High school:

Quarter 1:

EM Outdoor Education: In the beginning of the quarter the trip group focused on getting ready for their 1 week wilderness expedition. Students were asked to learn about and complete projects about the Leave No Trace policies, how to set up camp and tear down camp and learn how to properly pack a backpacking backpack. During this time the group also performed various team building exercises to build trust, communication, problem solving, being a part of a group and emotion regulation within the classroom setting. Although the class did not go on the one week trip the group continued to learn about various skills in the outdoors that included canoeing, fishing, and going on hikes to identify plants and animals. To finish up the quarter the group started their primitive burn bowls.

Language Arts: To kick off the quarter, students were introduced to the idea of having a growth mindset. This concept empowers students to challenge themselves and be confident because it revolves around the idea that dedication and hard work allows them to develop their skills and abilities. They reflected on their talents, skill, abilities, challenges, successes and goals. Our theme for first quarter was the Mississippi River. Students read an abridged version of the novel The Adventures of Huckleberry Finn and completed a variety of comprehension and analysis activities. Prior to reading the novel, students learned about the history, development, and impact of the Mississippi River as well as some background information about Mark Twain.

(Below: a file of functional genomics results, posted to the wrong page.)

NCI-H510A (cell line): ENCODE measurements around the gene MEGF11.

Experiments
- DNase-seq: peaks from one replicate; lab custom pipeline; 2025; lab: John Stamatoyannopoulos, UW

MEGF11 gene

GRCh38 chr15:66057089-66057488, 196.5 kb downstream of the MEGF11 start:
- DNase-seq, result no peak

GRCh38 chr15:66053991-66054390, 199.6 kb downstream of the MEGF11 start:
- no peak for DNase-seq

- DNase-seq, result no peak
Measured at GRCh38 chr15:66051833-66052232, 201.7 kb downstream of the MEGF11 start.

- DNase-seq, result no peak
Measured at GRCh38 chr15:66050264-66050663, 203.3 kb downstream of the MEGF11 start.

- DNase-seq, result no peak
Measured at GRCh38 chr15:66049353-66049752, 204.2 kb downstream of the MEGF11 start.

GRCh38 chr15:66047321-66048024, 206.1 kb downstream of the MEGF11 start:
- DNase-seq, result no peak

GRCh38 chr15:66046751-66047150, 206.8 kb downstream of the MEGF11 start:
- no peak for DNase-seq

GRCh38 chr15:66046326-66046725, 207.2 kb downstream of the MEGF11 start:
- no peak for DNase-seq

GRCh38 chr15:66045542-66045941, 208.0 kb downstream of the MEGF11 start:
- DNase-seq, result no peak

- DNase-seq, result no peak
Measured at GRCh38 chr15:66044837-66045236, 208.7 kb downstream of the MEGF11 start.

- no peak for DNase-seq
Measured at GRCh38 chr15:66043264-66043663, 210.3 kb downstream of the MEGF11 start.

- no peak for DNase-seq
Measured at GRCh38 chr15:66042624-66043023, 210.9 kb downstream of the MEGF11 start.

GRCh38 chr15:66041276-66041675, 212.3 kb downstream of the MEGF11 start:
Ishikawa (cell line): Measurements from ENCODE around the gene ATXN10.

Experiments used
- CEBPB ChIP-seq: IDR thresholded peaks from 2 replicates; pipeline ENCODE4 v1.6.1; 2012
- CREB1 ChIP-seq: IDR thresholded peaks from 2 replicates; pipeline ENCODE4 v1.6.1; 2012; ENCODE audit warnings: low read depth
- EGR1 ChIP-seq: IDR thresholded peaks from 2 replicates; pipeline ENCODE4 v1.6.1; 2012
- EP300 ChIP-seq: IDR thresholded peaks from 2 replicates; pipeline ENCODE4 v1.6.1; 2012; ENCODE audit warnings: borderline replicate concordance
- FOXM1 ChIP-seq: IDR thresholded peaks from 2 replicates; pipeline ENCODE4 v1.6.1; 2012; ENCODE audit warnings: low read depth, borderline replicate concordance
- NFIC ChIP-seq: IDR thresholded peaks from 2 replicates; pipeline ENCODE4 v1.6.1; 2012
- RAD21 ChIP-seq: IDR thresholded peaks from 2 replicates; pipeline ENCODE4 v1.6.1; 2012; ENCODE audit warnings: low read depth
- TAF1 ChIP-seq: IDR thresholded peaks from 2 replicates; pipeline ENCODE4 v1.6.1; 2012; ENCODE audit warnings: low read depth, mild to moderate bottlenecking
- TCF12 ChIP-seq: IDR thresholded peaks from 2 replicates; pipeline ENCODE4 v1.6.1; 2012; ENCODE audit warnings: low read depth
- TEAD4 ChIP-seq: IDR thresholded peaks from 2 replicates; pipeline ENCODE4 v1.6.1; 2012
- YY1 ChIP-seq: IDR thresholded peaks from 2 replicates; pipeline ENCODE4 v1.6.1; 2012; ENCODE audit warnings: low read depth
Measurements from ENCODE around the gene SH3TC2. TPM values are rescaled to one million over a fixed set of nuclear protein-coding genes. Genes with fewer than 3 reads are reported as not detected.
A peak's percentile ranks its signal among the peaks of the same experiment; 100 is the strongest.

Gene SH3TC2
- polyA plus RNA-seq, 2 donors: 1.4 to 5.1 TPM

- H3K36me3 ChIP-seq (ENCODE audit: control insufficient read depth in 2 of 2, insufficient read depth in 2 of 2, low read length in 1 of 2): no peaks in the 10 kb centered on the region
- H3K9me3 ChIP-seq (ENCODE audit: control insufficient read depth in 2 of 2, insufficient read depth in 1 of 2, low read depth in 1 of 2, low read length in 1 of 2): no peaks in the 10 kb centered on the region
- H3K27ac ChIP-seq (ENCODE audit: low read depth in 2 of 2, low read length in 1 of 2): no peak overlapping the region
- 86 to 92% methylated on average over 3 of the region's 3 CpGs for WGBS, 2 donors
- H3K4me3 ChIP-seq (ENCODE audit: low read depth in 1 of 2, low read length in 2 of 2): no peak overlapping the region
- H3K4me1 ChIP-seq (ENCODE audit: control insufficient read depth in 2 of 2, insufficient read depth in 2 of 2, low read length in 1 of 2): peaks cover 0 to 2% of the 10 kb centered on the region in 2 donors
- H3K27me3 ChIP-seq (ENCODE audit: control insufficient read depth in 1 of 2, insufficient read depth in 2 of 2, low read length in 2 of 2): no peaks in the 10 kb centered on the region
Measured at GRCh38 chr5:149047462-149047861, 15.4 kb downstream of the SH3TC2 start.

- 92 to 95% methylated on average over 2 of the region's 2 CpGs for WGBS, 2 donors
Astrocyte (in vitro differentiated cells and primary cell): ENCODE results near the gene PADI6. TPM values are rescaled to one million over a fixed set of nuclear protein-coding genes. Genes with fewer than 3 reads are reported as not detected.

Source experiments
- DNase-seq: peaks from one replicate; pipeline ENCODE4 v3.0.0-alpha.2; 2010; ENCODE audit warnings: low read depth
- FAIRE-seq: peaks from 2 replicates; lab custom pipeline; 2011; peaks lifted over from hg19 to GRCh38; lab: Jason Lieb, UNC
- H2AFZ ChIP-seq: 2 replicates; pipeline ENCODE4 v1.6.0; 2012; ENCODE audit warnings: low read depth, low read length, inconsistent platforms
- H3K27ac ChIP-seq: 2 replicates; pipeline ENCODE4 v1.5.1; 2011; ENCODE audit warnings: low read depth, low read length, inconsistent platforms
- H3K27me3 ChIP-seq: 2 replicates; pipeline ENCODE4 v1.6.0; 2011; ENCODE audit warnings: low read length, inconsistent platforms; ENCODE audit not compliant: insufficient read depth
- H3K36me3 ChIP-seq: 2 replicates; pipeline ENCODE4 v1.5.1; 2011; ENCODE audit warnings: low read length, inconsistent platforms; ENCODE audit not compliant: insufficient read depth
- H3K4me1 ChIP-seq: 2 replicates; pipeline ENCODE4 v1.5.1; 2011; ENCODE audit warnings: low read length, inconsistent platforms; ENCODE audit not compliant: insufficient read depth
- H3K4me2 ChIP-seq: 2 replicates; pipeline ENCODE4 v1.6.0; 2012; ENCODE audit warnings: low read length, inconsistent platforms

Math: The group started the quarter learning about units of measure such as time, length and distance, and units of measure in the kitchen. We went on a scavenger hunt to review geometry and arithmetic vocabulary.Students also worked on calculating and estimating distance, using the distance equation to find time, distance and rate; both their own walking rate and problems based on the book The Adventures of Huckleberry Finn. We also explored the circle as it related to using a compass, solving various problems using degrees to find out which way we ended up facing. That activity was followed up by learning how to read topographic maps, map intervals, designing a mountain range, and making a topographic map of it. Students also worked on statistics this quarter. Students generated their own data using two different challenges to develop and understanding of mean, range, median, and mode.

S.T.E.M.: Quarter 1 focused on applied math and science concepts related to the wilderness expedition. Students learned how to use pacing to measure distances in feet and fractions of a mile while hiking. Orienteering activities challenged students to find their way using a map and a compass. Students also improved their plant and animal identification skills by exploring a variety of ecosystems and using a dichotomous key to identify native tree species. Weekly field trips that integrated STEM and Outdoor Education provided students with opportunities to practice wilderness skills such as Leave No Trace, canoeing, and fire building, while also practicing teamwork, respect, communication and problem-solving skills. At the end of the quarter, each student began researching local hiking trails and planning a hike for their group. 

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